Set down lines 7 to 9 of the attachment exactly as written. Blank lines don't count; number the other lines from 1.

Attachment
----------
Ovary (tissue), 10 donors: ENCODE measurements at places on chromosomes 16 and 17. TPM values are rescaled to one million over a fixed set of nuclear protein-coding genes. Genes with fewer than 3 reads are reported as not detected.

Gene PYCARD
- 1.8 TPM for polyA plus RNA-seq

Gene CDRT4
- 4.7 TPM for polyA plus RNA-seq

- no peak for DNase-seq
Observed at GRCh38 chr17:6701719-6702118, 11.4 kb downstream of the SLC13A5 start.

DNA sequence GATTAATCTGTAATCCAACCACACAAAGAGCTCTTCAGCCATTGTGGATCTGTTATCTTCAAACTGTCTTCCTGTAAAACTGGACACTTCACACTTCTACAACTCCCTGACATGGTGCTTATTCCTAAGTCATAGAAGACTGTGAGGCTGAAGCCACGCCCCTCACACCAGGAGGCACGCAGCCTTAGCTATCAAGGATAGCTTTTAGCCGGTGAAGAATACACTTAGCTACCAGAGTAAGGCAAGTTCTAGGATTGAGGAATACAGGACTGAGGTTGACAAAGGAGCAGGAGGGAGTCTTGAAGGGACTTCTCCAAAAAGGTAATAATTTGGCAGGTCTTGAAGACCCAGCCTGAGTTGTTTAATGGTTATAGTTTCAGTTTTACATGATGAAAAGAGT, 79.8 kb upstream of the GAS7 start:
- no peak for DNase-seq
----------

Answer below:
Observed at GRCh38 chr17:6701719-6702118, 11.4 kb downstream of the SLC13A5 start.

DNA sequence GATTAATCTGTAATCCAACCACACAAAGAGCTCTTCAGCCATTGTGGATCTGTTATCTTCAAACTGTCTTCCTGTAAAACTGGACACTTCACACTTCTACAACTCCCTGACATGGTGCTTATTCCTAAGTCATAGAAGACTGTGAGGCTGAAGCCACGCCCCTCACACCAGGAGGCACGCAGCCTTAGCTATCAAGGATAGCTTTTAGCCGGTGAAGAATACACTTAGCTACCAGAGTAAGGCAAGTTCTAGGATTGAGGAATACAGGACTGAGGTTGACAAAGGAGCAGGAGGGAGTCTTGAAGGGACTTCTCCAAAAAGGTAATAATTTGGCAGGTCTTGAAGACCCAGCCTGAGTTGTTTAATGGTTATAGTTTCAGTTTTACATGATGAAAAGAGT, 79.8 kb upstream of the GAS7 start:
- no peak for DNase-seq